Intellectual Property Offices (IPOs) in most of the countries do not make any distinction between 'use in commerce' and 'intent to use' trademark applications. The United States Patent & Trademark Office (USPTO) is one exception to this claim and any trademark application filed in the US needs to specify whether it is filed as 'used in commerce' or 'with an intent to use'.
On the one hand, 'use in commerce' filing basis refers to the situation in which the applicant already uses the trademark in commerce. In other words, this trademark can be found on actual products / services offered as well as on promotional materials used to support the sales. On the other hand, 'intent to use' trademark application refers to a situation in which the applicant is merely starting their business, or planning an expansion into the US, and no products/services bearing the trademark to be registered have been sold yet.
The practical differences between these two forms of filing bases relate to cost and timing. Essentially, all trademarks filed in the US need to prove the actual use in commerce in order to gain full scope of the legal protection. For the 'use in commerce' filing basis, associated evidence can be submitted during the process of filing the initial trademark application and there is no extra cost. Conversely, the applicants filing their trademarks 'with an intent to use' need to demonstrate the use in commerce once the trademark application passes the formal examination stage and opposition period. There is also an extra government fee and associated service fees may be charged by the trademark representative. In practice, this 'proof of use in commerce' for 'intent to use' trademark application needs to demonstrated approximately 1 year after the initial filing date, and this period can be extended for an additional fee.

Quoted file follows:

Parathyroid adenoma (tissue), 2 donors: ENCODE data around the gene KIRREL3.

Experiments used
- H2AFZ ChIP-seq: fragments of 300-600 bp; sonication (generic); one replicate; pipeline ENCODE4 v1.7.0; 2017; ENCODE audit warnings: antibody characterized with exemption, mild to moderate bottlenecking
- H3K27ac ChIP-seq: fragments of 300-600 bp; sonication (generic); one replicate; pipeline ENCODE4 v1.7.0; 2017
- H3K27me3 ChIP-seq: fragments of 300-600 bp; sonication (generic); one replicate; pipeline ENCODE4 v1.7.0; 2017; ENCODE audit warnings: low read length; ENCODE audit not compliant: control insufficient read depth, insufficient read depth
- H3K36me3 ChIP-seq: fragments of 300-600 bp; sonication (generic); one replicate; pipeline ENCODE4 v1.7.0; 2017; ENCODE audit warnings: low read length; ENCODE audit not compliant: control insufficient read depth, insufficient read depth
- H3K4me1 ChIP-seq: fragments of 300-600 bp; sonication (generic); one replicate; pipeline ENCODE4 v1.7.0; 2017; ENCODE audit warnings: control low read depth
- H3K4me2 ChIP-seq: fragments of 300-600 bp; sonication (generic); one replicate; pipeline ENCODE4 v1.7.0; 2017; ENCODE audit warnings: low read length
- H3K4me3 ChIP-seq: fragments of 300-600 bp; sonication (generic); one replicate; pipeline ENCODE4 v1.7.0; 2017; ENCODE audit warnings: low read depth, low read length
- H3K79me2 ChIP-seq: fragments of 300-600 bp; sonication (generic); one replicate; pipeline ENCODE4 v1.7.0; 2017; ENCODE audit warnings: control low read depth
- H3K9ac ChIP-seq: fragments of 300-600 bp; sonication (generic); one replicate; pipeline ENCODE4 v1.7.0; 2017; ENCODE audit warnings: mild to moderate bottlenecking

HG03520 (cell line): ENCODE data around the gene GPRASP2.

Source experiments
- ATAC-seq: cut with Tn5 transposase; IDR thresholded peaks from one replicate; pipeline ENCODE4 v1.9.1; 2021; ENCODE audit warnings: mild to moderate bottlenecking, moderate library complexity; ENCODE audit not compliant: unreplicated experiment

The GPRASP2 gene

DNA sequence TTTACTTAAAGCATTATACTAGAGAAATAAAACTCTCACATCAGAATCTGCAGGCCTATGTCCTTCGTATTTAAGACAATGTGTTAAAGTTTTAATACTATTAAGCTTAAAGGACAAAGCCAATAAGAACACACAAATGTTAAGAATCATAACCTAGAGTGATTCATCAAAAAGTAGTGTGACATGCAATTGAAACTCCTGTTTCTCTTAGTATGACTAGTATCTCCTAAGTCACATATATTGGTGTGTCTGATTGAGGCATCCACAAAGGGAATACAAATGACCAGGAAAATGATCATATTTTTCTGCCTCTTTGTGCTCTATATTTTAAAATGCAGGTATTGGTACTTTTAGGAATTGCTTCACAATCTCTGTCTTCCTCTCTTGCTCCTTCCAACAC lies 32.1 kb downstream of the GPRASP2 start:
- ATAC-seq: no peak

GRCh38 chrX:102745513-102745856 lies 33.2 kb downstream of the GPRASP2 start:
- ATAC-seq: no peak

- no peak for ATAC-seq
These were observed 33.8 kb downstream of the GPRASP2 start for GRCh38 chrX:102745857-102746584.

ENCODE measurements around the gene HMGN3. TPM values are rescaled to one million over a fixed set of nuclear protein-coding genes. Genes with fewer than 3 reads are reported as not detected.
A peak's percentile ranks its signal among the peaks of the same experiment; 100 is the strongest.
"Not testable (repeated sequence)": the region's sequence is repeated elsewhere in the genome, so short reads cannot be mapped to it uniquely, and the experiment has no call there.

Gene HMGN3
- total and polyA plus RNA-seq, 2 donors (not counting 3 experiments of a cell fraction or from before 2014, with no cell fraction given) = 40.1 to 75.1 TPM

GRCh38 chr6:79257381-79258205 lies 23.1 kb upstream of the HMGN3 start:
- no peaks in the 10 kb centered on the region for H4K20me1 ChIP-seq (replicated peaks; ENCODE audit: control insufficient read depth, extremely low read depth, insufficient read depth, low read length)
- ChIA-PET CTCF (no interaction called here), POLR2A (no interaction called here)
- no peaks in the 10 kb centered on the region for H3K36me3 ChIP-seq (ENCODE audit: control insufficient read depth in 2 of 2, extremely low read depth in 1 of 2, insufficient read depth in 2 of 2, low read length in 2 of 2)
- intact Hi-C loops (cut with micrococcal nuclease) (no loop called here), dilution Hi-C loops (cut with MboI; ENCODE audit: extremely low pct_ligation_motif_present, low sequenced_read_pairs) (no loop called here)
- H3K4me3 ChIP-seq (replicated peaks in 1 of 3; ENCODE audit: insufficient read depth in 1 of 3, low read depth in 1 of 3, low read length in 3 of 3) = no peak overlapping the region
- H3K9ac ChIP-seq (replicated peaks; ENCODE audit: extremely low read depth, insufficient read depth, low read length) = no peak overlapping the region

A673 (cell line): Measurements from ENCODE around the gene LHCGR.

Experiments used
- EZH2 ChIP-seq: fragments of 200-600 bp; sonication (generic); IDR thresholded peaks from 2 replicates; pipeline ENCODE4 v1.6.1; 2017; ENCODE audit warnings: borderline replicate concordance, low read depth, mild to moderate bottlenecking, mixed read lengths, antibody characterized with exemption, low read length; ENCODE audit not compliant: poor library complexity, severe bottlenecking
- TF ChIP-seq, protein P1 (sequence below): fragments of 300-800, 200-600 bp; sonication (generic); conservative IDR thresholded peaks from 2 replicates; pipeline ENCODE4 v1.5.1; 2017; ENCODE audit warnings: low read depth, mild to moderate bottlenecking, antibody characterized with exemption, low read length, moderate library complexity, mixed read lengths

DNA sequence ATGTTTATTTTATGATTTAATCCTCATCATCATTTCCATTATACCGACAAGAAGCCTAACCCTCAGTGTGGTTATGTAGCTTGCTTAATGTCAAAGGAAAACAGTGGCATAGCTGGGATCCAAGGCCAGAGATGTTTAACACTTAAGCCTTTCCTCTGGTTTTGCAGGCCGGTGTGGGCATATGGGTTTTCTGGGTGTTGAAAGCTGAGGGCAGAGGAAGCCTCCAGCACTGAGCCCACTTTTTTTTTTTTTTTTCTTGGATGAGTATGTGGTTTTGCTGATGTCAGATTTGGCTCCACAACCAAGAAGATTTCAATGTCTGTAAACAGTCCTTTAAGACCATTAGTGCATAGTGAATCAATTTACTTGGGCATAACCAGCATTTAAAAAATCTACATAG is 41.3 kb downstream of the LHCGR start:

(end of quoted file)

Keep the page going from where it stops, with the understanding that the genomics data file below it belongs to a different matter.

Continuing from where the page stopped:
While it may seem that filing the trademark application with a proven use in commerce represents the preferred option, the general practice suggests otherwise and there is a very good reason for it. The protection enabled by trademark registration starts from the date of filing the application and hence, securing the uniqueness of the brand from day 1 may be a recommended option for business owners who merely wish to launch their new business or who intent to expand their product/service offerings into the US.
More information about the difference between 'use in commerce' and 'intent to use' filing basis for trademark applications can be found in our Trademark Academy.